Thursday, July 26, 2012

Review: SecondWorld by Jeremy Robinson

Grade: B+
I am always hesitant to review books outside of the genre.  I worry that I will drive away readers who came for alternate history, but were instead presented with something different.  Nevertheless, I still enjoy reading and reviewing novels which could be enjoyed by alternate historians.  Novels like World War Z or Fitzpatrick's War transcend the definition of alternate history and get the term "honorary alternate history" bestowed on them by their fans.  The common denominator for these non-genre books, however, is that they have to be good.  I believe the techno-thriller SecondWorld by Jeremy Robinson could be one of those books.

Our protagonist, Lincoln Miller, is an ex-Navy SEAL, NCIS Special Agent of Jewish and Italian descent.  He is stationed at Aquarius, the world’s only sub-oceanic research facility located off the Florida Keys, to investigate reports of ocean dumping, but in reality it is a vacation for the hard working government agent. He is interrupted when red flakes descend from the surface killing the fish that eat them.  At first Miller believes someone is actually dumping poisons into the water, but when he discovers that he cannot breath on the surface he begins to suspect something much worse has happened.

Someone has attacked Miami, Tel Aviv and Tokyo with a strange weapon that rids the lower atmosphere of oxygen.  Millions are dead and a group called "SecondWorld", with ties to Nazi Germany, has claimed responsibility for the attacks.  Miller is more concerned with getting out of southern Florida alive after a dead blue whale collides with Aquarius.  Collecting what oxygen tanks he can find, he finds a drifting boat and sails it to Miami where he discovers a survivor and some armed SecondWorlders who want him dead.  Though he manages to survive, he wakes up and finds the situation is getting worse.  The United States is in a state of civil war as soldiers go AWOL and entire towns disappear.  Whoever is behind these attacks has completely infiltrated American society and international organizations like Internpol.  Not knowing who to trust, the President of the United States (not named, but modeled after Obama) sends Miller on a mission across the globe to find out who their enemy is and to stop them before they strike again.

Though I try to avoid spoilers in my reviews, from the cover page and my own brief synopsis, you can probably guess that the genesis of the antagonists in SecondWorld reaches back to the last years of World War II, where Nazi Germany is desperately searching for a weapon that will win the war, even if it means postponing their final victory.  In that sense the book has similarities with the Turtledove novel The Man With the Iron Heart and the film Iron Sky.  Though Robinson plays around with history for the sake of the story, he is correct when he references German scientists working for NASA and Nazis hiding in other countries to avoid arrest and execution.  Nevertheless, you can't call this novel an alternate history.  Secret history would be a better term since Robinson does make use of several conspiracy theories (Dulce Base, foo fighters, Nazi UFOs and Die Glocke).  While conspiracy theories make for poor history, in the hands of a good fiction writer they become entertaining stories and in my humble opinion that is the only thing conspiracy theories are good for.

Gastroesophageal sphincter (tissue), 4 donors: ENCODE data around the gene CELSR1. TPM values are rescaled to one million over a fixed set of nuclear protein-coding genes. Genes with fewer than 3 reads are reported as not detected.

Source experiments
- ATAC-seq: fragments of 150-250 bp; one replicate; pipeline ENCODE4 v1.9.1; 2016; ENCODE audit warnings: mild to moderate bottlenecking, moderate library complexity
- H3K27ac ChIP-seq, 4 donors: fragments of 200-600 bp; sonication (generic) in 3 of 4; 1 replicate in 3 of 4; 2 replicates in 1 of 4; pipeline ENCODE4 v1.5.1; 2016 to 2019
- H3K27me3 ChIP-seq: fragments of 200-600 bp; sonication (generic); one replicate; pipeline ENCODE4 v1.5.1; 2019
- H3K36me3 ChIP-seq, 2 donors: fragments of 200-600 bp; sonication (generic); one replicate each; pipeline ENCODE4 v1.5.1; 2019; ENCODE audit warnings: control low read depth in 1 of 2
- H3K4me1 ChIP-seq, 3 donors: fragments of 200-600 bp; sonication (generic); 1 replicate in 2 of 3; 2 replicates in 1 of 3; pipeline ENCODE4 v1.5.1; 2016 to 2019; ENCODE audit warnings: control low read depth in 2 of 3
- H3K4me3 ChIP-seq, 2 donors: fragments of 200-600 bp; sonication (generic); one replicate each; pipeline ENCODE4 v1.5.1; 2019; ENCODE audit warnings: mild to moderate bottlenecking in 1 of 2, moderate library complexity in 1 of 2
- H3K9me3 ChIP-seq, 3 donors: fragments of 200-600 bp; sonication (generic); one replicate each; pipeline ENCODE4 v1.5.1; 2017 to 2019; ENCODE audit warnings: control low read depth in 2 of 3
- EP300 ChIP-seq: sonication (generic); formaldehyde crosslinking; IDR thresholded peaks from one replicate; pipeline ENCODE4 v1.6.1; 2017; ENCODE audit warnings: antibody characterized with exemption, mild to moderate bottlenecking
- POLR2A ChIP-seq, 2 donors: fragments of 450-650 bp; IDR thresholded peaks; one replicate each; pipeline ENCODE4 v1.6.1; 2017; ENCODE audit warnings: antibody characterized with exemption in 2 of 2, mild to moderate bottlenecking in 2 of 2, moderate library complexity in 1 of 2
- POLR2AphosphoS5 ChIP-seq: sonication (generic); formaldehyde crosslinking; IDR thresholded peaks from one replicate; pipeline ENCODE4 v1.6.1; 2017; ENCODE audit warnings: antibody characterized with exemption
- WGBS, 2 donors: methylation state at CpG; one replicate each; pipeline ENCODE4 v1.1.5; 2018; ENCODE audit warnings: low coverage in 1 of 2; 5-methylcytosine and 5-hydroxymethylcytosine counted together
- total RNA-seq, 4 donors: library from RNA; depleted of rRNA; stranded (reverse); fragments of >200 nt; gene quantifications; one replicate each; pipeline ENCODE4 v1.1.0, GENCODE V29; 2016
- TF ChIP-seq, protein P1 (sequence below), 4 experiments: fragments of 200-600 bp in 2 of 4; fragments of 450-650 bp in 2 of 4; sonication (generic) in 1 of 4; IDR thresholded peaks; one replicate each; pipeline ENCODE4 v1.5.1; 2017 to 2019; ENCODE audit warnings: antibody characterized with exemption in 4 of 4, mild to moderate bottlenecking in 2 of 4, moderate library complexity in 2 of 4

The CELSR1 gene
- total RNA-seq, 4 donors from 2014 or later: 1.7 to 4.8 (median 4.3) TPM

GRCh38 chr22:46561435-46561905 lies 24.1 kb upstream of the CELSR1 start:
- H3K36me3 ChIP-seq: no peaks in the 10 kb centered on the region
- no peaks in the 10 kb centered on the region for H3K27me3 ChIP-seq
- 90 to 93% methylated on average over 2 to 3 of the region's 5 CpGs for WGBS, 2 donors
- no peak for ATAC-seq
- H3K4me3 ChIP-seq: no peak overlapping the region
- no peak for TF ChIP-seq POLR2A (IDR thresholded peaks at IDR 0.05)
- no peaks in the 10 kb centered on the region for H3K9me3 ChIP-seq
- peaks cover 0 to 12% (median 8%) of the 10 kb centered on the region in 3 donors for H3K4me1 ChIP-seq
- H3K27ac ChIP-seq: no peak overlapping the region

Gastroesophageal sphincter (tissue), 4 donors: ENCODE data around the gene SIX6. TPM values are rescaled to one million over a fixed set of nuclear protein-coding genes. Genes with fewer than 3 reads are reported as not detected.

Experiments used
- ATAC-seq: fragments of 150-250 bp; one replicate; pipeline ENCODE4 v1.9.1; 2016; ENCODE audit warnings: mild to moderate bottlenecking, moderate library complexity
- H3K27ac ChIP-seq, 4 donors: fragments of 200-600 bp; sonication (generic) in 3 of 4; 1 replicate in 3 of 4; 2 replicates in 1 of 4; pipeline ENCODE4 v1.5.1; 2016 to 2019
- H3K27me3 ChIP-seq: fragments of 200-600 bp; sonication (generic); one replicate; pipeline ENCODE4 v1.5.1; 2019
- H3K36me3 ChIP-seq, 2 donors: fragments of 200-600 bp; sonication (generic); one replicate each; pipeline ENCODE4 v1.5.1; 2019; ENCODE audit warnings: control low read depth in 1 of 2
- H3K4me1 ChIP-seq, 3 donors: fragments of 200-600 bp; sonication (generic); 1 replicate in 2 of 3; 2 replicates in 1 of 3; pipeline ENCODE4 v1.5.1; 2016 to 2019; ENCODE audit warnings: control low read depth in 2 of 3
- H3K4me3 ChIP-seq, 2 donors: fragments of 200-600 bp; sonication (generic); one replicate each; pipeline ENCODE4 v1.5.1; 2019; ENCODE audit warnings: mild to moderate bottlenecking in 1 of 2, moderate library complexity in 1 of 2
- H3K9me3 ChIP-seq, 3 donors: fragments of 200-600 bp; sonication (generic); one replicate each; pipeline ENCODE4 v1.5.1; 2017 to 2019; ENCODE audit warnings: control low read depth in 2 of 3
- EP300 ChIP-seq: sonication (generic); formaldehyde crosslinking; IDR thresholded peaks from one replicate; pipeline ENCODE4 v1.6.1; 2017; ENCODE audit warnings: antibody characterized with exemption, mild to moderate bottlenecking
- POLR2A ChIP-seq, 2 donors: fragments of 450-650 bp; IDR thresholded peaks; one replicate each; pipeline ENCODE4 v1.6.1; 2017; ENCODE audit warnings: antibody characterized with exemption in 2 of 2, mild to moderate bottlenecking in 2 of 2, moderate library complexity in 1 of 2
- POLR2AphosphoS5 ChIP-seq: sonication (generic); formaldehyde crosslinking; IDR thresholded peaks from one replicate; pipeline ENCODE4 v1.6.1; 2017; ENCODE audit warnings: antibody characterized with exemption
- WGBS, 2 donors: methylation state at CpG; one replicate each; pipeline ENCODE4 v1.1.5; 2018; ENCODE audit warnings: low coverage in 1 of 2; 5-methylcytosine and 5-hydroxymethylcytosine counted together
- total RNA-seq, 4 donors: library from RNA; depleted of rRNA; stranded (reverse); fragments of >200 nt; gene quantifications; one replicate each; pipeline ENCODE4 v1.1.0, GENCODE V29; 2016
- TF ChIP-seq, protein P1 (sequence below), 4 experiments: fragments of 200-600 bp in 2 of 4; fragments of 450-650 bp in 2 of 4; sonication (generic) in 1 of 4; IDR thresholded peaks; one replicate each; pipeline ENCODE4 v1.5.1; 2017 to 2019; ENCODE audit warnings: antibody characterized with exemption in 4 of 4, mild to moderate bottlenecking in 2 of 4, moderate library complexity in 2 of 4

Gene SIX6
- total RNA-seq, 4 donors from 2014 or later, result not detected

The book was written well, though some characters spoke awfully formal as they were shot at, while the fate of the world hung in the balance.  There were only a few instances of such dialogue, so it was only a minor annoyance, but the technology featured in the novel was a major source of concern for me.  As a techno-thriller, you expect novels like SecondWorld to feature advanced, secret or hypothetical weapons in action.  Yet some of the technology described in the novel sounded so unbelievable that it make the novel a soft SF.  Robinson mentions in the book that the technologies are based on sound scientific principal and while I freely admit I do not have a engineering/scientific background, the implausibility of it made it hard sometimes to maintain the suspension of disbelief.  Perhaps if I get a chance to interview Robinson he can clear up some of the issues with the technology.

Still the book was an entertaining techno-thriller that in some ways made me feel like I was enjoying an intense FPS.  Alternate historians willing to brave other genres should enjoy how Robinson warps our understand of history to dredge up an enemy from the past and unleash him on modern society.  If you do read the novel, ponder Miller's choice in the epilogue and ask whether you would do the same.

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Matt Mitrovich is the founder and editor of Alternate History Weekly Update, a volunteer editor for Alt Hist and a contributor to Just Below the Law. His fiction can be found at Echelon PressJake's Monthly and his own writing blog. When not writing he works as an attorney and enjoys life with his beautiful wife Alana.

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